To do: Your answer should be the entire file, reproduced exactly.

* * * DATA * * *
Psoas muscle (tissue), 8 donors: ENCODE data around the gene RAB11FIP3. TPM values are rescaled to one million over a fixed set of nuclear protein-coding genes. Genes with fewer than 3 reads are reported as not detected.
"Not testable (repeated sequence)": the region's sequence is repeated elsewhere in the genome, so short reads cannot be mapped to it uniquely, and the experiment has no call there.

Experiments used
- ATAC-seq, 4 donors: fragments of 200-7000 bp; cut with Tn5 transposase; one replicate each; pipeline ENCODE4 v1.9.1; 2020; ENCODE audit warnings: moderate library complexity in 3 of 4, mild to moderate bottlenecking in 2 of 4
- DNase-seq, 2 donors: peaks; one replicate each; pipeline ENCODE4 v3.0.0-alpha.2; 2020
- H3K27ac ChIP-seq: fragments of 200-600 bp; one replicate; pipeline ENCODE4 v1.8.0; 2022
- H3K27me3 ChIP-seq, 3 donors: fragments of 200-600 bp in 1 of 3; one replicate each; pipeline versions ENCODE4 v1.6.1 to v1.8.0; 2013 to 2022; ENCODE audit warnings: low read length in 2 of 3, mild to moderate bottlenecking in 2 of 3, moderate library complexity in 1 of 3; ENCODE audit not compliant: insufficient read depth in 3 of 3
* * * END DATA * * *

Psoas muscle (tissue), 8 donors: ENCODE data around the gene RAB11FIP3. TPM values are rescaled to one million over a fixed set of nuclear protein-coding genes. Genes with fewer than 3 reads are reported as not detected.
"Not testable (repeated sequence)": the region's sequence is repeated elsewhere in the genome, so short reads cannot be mapped to it uniquely, and the experiment has no call there.

Experiments used
- ATAC-seq, 4 donors: fragments of 200-7000 bp; cut with Tn5 transposase; one replicate each; pipeline ENCODE4 v1.9.1; 2020; ENCODE audit warnings: moderate library complexity in 3 of 4, mild to moderate bottlenecking in 2 of 4
- DNase-seq, 2 donors: peaks; one replicate each; pipeline ENCODE4 v3.0.0-alpha.2; 2020
- H3K27ac ChIP-seq: fragments of 200-600 bp; one replicate; pipeline ENCODE4 v1.8.0; 2022
- H3K27me3 ChIP-seq, 3 donors: fragments of 200-600 bp in 1 of 3; one replicate each; pipeline versions ENCODE4 v1.6.1 to v1.8.0; 2013 to 2022; ENCODE audit warnings: low read length in 2 of 3, mild to moderate bottlenecking in 2 of 3, moderate library complexity in 1 of 3; ENCODE audit not compliant: insufficient read depth in 3 of 3